Just minutes north of Las Vegas sits the largest national wildlife refuge outside of Alaska, but the welcome to visitors has long been understated, to say the least.
“We were working out of a small trailer to greet visitors for 13 years,” said Amy Sprunger, who was manager of the Desert National Wildlife Refuge during that time.
But a decade of planning has at last culminated in a new 10,000-square-foot visitor center that includes administrative offices, solar panels, 8-inch-thick concrete walls for insulation, and an unusual heating and cooling system, a package the refuge hopes will land it the highest certification for sustainability from the U.S. Green Building Council, LEED Platinum.
The 2,500-square-mile refuge could hold two Rhode Islands and still have enough room for 250,000 football fields.
The visitor center and refuge are reachable by taking U.S. Highway 95 north out of Las Vegas. About 13 miles after passing the Las Vegas Beltway, take a right on Corn Creek Road, a dirt road that leads to the visitor center.
Funding was always the center’s obstacle and stalled the ground-breaking of the $12 million facility, which included a $1 million expenditure just to bring the utilities up to snuff. The building opened its doors days ago, less than a year after breaking ground.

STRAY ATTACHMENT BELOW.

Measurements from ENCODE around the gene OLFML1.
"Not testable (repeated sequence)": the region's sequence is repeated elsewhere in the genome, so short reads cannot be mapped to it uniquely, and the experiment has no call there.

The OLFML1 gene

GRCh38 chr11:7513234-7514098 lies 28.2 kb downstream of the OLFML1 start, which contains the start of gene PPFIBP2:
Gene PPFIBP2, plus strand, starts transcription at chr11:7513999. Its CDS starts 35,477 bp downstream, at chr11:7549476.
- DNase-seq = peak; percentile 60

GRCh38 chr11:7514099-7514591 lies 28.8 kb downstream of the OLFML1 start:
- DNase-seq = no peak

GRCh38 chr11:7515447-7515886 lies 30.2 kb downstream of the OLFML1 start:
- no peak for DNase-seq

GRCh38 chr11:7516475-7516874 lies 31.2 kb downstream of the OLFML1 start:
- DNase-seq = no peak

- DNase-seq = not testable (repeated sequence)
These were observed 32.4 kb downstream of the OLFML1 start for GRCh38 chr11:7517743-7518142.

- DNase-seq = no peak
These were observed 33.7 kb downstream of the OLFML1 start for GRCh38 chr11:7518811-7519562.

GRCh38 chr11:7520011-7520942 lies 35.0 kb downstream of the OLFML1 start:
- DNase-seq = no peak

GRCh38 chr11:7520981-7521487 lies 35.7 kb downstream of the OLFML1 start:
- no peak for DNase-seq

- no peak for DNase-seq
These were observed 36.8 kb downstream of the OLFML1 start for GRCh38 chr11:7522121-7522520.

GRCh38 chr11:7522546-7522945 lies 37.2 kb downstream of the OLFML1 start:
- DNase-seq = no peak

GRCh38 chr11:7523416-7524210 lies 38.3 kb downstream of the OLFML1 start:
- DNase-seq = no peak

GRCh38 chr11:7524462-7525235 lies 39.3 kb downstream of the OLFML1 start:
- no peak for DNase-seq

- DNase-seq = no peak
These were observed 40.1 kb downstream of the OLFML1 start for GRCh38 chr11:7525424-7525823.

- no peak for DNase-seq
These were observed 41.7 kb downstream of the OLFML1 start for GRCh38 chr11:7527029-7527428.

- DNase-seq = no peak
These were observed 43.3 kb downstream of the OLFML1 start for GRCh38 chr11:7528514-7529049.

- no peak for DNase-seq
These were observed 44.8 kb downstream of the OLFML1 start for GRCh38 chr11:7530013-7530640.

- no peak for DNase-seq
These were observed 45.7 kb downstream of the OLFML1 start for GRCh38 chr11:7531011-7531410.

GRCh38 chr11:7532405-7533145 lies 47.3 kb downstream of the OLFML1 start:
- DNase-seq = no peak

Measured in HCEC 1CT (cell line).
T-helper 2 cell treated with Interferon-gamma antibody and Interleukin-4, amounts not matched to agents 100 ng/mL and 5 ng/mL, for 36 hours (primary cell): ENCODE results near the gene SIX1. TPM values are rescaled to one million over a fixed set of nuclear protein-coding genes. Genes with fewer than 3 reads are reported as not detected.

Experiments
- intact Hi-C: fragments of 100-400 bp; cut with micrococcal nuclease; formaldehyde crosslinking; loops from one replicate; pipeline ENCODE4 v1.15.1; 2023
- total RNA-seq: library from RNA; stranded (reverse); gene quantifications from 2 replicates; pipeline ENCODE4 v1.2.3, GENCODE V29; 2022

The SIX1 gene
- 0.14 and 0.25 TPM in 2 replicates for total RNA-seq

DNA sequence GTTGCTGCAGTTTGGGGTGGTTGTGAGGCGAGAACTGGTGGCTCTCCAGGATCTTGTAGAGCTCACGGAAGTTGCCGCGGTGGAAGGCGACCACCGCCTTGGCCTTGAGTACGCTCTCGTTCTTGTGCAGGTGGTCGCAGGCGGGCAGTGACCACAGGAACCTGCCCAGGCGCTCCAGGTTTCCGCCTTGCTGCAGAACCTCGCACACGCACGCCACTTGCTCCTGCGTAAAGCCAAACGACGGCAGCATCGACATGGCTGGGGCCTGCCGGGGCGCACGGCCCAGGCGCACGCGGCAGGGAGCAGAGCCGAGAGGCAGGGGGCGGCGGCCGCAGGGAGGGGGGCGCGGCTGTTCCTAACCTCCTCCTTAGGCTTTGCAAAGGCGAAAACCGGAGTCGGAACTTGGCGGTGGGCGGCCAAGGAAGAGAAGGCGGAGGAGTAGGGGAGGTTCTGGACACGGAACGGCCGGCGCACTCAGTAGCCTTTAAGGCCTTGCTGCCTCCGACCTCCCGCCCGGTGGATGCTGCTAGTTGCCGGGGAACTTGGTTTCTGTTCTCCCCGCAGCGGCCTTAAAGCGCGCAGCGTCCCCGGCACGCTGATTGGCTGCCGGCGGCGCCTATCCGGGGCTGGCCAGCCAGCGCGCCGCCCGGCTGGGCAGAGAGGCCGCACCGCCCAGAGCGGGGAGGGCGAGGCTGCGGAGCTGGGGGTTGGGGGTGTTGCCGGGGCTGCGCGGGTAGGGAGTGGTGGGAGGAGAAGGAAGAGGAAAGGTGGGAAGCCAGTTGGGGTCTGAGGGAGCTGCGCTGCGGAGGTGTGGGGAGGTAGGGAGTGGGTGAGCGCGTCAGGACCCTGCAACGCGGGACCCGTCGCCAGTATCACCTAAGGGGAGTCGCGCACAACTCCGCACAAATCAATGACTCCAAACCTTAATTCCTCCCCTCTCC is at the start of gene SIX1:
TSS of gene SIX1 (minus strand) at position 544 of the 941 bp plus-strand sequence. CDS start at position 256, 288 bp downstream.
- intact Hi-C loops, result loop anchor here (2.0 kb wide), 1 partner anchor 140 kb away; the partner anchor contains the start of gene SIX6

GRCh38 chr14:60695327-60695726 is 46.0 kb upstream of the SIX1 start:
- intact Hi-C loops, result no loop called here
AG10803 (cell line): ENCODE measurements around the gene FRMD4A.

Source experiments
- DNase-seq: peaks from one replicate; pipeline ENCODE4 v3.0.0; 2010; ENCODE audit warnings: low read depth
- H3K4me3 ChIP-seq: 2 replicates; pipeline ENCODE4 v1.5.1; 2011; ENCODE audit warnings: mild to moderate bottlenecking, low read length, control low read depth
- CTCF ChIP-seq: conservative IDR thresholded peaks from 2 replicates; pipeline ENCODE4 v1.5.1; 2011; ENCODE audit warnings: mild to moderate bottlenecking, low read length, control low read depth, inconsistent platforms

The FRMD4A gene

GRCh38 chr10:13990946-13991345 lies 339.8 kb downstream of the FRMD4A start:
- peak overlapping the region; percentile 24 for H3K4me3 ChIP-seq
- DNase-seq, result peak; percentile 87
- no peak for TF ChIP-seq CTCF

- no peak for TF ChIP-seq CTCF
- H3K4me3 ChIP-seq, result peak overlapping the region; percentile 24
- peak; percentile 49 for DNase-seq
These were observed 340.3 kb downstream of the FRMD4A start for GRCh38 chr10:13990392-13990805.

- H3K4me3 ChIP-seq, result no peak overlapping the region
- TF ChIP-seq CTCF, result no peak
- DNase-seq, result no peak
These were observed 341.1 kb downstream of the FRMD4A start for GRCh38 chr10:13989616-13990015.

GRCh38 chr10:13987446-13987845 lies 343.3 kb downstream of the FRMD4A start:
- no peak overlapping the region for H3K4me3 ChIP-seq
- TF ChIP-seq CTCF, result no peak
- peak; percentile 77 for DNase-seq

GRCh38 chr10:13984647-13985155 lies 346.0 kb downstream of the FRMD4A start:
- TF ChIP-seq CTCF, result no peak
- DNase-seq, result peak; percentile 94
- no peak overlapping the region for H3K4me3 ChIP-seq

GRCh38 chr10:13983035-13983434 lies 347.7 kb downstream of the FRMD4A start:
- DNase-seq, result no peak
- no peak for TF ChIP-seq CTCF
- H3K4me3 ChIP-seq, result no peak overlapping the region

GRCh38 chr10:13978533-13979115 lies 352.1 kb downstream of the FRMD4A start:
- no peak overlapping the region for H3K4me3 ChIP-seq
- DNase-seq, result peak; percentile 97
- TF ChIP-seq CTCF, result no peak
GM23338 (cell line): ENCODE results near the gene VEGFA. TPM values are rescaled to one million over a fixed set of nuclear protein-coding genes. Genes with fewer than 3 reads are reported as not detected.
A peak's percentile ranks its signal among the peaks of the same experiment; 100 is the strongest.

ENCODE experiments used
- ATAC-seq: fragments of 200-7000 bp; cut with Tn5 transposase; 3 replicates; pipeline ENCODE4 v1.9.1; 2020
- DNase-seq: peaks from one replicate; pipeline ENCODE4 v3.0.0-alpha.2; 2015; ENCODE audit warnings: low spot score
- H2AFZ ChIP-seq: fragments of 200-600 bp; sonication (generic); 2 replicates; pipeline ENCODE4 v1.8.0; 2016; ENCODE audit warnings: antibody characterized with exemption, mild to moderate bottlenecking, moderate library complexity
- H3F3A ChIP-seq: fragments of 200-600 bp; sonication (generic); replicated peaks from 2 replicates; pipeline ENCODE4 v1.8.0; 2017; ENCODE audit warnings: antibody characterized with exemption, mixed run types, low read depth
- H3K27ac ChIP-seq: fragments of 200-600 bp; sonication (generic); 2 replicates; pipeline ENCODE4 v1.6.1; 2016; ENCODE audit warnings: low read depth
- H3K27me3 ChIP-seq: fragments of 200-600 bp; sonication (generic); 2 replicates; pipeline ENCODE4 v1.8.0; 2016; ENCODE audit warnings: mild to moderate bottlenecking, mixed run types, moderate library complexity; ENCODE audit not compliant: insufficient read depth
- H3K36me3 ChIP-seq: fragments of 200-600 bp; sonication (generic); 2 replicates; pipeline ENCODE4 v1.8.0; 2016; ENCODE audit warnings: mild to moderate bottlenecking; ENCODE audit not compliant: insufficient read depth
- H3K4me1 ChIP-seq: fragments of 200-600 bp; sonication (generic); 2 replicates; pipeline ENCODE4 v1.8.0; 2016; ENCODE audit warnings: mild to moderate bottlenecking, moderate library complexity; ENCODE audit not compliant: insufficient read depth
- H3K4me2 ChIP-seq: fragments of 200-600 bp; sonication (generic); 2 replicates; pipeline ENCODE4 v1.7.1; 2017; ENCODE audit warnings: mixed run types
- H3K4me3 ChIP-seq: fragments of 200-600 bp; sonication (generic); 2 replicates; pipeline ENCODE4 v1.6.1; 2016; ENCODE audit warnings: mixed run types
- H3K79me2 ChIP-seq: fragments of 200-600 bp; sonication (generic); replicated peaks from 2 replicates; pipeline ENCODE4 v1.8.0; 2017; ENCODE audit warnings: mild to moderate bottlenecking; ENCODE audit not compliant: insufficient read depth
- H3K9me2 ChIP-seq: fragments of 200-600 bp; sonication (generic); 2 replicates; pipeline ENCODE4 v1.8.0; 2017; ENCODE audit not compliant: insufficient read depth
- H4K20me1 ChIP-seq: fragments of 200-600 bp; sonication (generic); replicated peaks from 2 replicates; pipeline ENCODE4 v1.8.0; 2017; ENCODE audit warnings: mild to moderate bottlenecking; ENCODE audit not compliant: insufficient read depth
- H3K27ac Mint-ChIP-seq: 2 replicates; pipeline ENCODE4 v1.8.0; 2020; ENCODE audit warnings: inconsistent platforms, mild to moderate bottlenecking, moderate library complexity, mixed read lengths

“The U.S. Fish and Wildlife Service is a very poor agency,” Sprunger said.
Funding came through the Southern Nevada Public Land Management Act. The 1998 law allows the Bureau of Land Management to sell public land within a specific boundary around Las Vegas. Of that revenue, 5 percent goes to the state’s general education fund, 10 percent is given to the Southern Nevada Water Authority, and the rest is put into an account available to the secretary of the interior for things like the visitor center.
The building, made to look like stucco, seems at home in the Mojave Desert, welcoming visitors to a land of six mountain ranges. Landscapes vary from the Sheep Range — which reaches heights of 10,000 feet — to valleys as low as 2,500 feet.
The refuge is home to about 320 bird species, 53 mammal species, 35 reptile species, and four amphibian species that have been identified on the refuge, as well as more than 500 plant species.
Although the visitor center’s grand opening won’t be until Feb. 22, from 10 a.m. to 2 p.m., it’s already open on Fridays, Saturdays and Sundays. The displays detail the land’s history, people and animal species, including three stuffed bighorn sheep scaling a rocky slope inside the building.
Outside, all the trails leading from the visitor center have been improved with most being handicapped accessible.
Solar panels cover carports in the parking lot, and the building uses the pond behind it for heating and cooling, cycling water through its climate-control system.
Sprunger said now that it has the visitor center, the refuge is now looking for volunteers to staff it. That way, it can be open more than three days a week. Those interested can call 702-515-5450.